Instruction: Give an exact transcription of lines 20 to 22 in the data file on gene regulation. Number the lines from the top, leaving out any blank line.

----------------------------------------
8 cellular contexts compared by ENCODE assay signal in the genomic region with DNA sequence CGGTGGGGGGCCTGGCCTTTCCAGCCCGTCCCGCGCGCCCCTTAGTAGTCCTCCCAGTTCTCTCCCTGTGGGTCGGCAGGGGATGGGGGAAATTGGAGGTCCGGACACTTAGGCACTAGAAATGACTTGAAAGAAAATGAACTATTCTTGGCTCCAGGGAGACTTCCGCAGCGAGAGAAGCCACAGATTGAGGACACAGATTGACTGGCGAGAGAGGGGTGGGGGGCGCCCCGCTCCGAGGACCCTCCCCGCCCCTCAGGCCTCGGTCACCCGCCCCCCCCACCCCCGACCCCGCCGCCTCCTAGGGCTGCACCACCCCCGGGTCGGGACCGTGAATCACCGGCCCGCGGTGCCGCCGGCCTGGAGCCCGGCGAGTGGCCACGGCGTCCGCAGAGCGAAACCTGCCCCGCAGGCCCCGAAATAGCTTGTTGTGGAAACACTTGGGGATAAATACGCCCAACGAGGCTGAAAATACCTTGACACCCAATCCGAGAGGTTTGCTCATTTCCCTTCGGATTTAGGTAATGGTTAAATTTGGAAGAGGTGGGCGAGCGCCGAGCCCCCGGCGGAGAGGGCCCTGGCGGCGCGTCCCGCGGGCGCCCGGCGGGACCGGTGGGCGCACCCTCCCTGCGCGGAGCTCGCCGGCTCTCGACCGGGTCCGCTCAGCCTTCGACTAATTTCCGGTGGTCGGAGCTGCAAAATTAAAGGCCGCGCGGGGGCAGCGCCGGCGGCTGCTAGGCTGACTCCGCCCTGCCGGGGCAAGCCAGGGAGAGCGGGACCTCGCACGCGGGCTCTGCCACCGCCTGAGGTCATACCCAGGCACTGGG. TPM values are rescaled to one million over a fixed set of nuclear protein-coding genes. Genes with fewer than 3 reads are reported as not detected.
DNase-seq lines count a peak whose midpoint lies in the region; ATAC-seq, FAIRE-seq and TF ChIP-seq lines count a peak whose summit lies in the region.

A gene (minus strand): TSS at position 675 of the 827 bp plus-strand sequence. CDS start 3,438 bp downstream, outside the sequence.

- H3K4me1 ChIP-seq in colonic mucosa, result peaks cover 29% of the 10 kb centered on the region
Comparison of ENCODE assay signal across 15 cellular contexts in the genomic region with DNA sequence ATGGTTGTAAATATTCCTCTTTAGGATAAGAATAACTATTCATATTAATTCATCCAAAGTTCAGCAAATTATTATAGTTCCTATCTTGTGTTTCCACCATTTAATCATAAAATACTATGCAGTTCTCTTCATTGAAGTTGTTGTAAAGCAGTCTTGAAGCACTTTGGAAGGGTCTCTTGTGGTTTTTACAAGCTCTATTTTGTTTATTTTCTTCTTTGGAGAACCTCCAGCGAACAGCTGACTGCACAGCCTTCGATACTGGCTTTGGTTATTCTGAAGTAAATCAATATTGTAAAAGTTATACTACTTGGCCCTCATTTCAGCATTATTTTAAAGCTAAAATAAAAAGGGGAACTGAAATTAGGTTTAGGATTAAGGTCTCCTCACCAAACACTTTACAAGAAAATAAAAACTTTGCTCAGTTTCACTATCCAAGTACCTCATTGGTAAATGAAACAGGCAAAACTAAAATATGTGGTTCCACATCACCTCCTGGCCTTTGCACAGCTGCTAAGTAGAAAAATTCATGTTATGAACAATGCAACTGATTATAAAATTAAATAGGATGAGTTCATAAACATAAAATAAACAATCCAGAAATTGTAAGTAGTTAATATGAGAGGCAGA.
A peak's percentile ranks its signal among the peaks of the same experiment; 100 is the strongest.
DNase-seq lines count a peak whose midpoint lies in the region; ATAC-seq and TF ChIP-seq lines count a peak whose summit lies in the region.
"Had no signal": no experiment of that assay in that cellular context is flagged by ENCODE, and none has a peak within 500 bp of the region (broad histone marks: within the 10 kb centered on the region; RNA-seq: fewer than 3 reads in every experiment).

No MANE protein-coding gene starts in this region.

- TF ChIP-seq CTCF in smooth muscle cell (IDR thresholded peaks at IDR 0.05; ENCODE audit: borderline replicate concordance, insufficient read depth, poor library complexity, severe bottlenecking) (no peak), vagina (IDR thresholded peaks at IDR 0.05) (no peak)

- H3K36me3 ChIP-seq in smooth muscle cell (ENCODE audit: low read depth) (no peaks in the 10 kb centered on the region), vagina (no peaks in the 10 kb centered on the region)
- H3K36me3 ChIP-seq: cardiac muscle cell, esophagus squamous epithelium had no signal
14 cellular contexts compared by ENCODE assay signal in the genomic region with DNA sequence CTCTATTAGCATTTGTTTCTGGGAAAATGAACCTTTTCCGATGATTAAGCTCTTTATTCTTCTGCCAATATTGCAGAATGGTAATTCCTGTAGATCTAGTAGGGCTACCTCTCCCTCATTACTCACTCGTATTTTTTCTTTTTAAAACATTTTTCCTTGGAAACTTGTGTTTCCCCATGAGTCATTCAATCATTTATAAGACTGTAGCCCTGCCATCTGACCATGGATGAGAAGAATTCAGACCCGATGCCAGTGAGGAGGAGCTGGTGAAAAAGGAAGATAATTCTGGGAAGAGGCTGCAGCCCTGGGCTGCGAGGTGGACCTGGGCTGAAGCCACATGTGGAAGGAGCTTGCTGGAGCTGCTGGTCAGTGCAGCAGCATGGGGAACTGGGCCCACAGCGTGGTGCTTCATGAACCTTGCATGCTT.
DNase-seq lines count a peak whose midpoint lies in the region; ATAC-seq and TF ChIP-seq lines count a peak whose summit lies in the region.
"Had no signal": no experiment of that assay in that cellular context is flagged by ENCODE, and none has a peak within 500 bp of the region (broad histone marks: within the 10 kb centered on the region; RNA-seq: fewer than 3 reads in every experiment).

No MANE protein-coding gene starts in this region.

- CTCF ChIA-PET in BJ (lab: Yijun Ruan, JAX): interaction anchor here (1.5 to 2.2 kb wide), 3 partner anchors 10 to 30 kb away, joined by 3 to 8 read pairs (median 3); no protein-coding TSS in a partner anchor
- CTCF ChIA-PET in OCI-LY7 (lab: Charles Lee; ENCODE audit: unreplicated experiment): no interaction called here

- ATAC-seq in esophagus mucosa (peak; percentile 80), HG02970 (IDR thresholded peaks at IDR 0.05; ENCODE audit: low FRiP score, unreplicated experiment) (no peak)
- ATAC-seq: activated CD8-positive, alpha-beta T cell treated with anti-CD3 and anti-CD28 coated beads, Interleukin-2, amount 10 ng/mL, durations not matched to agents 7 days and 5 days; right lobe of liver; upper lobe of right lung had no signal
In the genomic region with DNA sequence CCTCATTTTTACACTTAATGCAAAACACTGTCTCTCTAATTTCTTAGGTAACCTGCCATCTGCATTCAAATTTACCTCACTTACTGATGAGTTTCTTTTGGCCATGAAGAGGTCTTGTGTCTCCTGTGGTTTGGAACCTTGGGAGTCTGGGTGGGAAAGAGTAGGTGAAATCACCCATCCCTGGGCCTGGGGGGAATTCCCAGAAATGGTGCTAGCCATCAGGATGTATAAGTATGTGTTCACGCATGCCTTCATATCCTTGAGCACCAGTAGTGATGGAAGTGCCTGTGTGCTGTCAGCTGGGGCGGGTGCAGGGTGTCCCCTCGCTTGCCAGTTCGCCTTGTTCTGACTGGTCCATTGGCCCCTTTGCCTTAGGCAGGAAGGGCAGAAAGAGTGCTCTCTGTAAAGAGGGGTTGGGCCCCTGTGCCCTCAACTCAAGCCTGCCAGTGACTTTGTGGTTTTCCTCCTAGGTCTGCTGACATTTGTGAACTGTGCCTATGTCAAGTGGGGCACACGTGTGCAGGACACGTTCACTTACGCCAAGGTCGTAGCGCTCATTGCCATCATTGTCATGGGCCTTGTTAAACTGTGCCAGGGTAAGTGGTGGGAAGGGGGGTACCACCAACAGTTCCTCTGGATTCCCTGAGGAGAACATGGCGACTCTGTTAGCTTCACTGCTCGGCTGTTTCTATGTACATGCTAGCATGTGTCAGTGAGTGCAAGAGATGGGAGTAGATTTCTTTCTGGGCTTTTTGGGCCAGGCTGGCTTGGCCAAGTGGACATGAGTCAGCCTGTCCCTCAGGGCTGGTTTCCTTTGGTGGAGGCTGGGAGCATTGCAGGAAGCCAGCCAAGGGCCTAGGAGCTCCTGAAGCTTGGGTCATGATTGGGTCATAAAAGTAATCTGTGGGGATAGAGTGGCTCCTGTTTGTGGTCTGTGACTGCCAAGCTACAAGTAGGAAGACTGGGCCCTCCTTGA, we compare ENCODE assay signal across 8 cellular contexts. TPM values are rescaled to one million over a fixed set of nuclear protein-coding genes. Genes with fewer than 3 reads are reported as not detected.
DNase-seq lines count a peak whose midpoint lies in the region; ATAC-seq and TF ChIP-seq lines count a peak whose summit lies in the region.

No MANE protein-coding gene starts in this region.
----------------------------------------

- ATAC-seq: activated CD8-positive, alpha-beta T cell treated with anti-CD3 and anti-CD28 coated beads, Interleukin-2, amount 10 ng/mL, durations not matched to agents 7 days and 5 days; right lobe of liver; upper lobe of right lung had no signal
In the genomic region with DNA sequence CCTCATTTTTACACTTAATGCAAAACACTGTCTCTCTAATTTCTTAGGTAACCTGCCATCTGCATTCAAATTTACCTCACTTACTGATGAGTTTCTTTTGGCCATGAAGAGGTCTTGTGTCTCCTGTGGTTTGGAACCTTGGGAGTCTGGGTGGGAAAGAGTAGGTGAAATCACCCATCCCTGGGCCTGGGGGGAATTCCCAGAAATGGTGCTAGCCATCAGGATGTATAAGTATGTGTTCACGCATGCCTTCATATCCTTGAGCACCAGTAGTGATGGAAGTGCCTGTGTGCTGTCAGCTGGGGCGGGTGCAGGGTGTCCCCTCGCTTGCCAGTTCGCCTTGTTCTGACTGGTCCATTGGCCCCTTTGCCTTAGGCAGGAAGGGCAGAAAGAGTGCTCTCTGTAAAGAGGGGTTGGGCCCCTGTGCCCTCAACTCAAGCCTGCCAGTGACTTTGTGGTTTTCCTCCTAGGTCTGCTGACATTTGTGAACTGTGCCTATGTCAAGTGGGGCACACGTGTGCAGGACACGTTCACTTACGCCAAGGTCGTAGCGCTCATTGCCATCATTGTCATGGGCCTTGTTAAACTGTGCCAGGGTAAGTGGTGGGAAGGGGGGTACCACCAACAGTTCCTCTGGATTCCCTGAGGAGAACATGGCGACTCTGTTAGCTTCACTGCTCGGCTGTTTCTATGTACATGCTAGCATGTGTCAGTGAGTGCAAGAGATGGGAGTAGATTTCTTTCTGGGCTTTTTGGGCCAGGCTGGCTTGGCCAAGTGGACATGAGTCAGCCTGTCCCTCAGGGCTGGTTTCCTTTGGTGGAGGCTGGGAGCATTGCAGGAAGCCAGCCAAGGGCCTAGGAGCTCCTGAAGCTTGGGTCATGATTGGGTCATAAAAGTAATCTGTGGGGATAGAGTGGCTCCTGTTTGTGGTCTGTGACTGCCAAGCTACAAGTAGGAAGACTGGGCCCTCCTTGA, we compare ENCODE assay signal across 8 cellular contexts. TPM values are rescaled to one million over a fixed set of nuclear protein-coding genes. Genes with fewer than 3 reads are reported as not detected.
DNase-seq lines count a peak whose midpoint lies in the region; ATAC-seq and TF ChIP-seq lines count a peak whose summit lies in the region.